# Teaching Place Value in Year 1: A Comprehensive Guide for Educators

Maths Researcher

Place value is a foundational concept in our number system, laying the groundwork for all future mathematical learning. For Year 1 pupils, grasping this concept is a key step in developing a deep understanding of numbers and their relationships.

As educators, it's our responsibility to guide these young minds through the fascinating world of place value, setting them up for success in their mathematical journey.

In this guide, we'll explore effective strategies, engaging activities, and assessment techniques to help you teach place value in Year 1, as well as how parents can get involved at home.

Whether you're a seasoned educator or new to teaching maths, you'll find practical tips and research-based methods to make place value come alive in your classroom.

## Understanding place value: Key concepts for Year 1

The UK National Curriculum states that in Year 1, pupils are expected to read, write and count numbers up to 100 using a tens and ones place value through objects and other pictorial representations.

### Base-10 number system

Our number system is built on the concept of base-10, which means we use ten digits (0-9) to represent all numbers. In Year 1, we introduce this concept through hands-on activities and visual representations.

Key points to remember:

• Each digit's position determines its value
• The value of a digit increases tenfold as it moves one place to the left
• Zero is an important placeholder in our number system

Try this: Use a place value chart with physical objects to demonstrate how numbers are built. Start with single digits, then progress to two-digit numbers to show how the position changes the value.

### Tens and ones

Understanding tens and ones helps pupils visualise numbers and lays the groundwork for addition and subtraction.

Key ideas to emphasise:

• A 'ten' is a group of ten ones
• Two-digit numbers are composed of tens and ones
• The first digit in a two-digit number represents tens, the second represents ones

Try this: Use base-10 materials such as blocks or linking sticks to physically represent numbers. For example, show 34 as 3 sticks and 4 individual blocks.

## Developmental progression of place value understanding

Understanding place value is a journey that unfolds gradually in Year 1. Let's explore the key stages of this developmental progression, from foundational skills to more abstract thinking.

### Pre-place Value Skills

Before diving into place value, pupils can benefit from certain foundational skills. These pre-place value skills set the stage for deeper understanding.

Key pre-place value skills include:

• One-to-one correspondence: matching objects to numbers
• Subitising: recognising small quantities without counting
• Conservation of numbers: understanding that the number of objects remains the same regardless of arrangement

Try this: Use dot patterns on cards for quick subitising exercises. Start with patterns up to 5, then gradually increase to 10 as pupils become more confident.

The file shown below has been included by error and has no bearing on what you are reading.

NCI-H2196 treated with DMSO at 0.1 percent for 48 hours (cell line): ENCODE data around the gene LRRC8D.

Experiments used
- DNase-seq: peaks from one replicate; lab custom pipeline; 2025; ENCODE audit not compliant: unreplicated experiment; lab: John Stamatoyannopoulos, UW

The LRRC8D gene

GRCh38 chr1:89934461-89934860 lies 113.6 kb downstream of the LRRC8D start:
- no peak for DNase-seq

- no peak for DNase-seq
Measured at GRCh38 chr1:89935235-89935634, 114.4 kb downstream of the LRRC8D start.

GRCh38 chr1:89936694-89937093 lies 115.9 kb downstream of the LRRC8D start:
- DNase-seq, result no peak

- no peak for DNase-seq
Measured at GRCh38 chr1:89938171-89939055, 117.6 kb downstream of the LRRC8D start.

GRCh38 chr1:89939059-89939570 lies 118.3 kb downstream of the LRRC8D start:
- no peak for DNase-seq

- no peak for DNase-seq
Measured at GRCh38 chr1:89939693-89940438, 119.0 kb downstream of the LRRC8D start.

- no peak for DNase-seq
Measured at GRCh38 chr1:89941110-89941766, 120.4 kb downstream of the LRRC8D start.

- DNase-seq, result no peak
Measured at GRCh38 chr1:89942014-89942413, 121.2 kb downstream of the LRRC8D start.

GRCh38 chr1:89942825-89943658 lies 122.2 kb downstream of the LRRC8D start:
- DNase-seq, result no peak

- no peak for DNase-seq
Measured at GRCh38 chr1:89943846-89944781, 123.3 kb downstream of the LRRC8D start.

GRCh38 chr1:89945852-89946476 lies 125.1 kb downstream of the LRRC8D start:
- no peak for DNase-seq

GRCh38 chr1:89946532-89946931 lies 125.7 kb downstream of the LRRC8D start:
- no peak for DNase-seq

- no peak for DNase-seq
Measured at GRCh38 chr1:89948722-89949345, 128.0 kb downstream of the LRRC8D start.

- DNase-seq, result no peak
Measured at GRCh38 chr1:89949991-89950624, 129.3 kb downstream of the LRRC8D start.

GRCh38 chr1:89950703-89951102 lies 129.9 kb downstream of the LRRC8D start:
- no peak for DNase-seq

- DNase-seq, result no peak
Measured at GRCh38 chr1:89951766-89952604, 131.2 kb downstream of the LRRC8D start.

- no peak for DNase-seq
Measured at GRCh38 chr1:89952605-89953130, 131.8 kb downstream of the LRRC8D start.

### Counting and grouping

As pupils progress, they move on to counting and grouping. This supports the understanding of the base-10 system and forms the backbone of place value comprehension.

Focus on these activities:

• Counting objects in twos, fives, and tens
• Grouping objects into tens and ones
• Using ten frames to visualise numbers

Try this: Create a 'counting station' in your classroom with various objects. Encourage pupils to practise counting and grouping during free time, reinforcing these skills through play.

### Transitioning from Concrete to Abstract thinking

The journey from concrete understanding to abstract thinking is at the heart of the Maths — No Problem! approach. We teach this through the Concrete-Pictorial-Abstract (CPA) approach.

Stages of the CPA approach:

1. Concrete: Pupils manipulate physical objects
2. Pictorial: They use drawings or images to represent numbers
3. Abstract: They work with numbers and symbols

When introducing a new concept, always start with concrete materials. Gradually introduce pictorial representations alongside the concrete, before moving to abstract symbols. This layered approach ensures pupils build a solid understanding at each stage.

## Effective teaching strategies

Teaching place value in Year 1 requires a thoughtful approach that engages young learners and builds a strong foundation for future mathematical understanding. We’ve already discussed the CPA method, but what about other strategies? Let’s find out.

### Manipulatives: More than just toys

How we use manipulatives determines how effective they are during our lessons. We can’t just hand out counters and hope for the best. Guide pupils in using these tools purposefully. For instance, when working with place value charts, have pupils physically move objects between columns to demonstrate regrouping.

Try this: create a 'maths toolkit' for each pupil with essential manipulatives like:

• Base-10 blocks
• Place value cards
• Number line
• Ten frames

This ensures everyone has access to these tools when needed, promoting independent exploration and reinforcing place value concepts.

### Visual models: Seeing is understanding

Visual models bridge the gap between concrete objects and abstract numbers. Number lines are particularly versatile when teaching relationships between numbers.

Use them to demonstrate:

• Counting forwards and backwards
• Visualising 'one more' and 'one less'
• Comparing and ordering numbers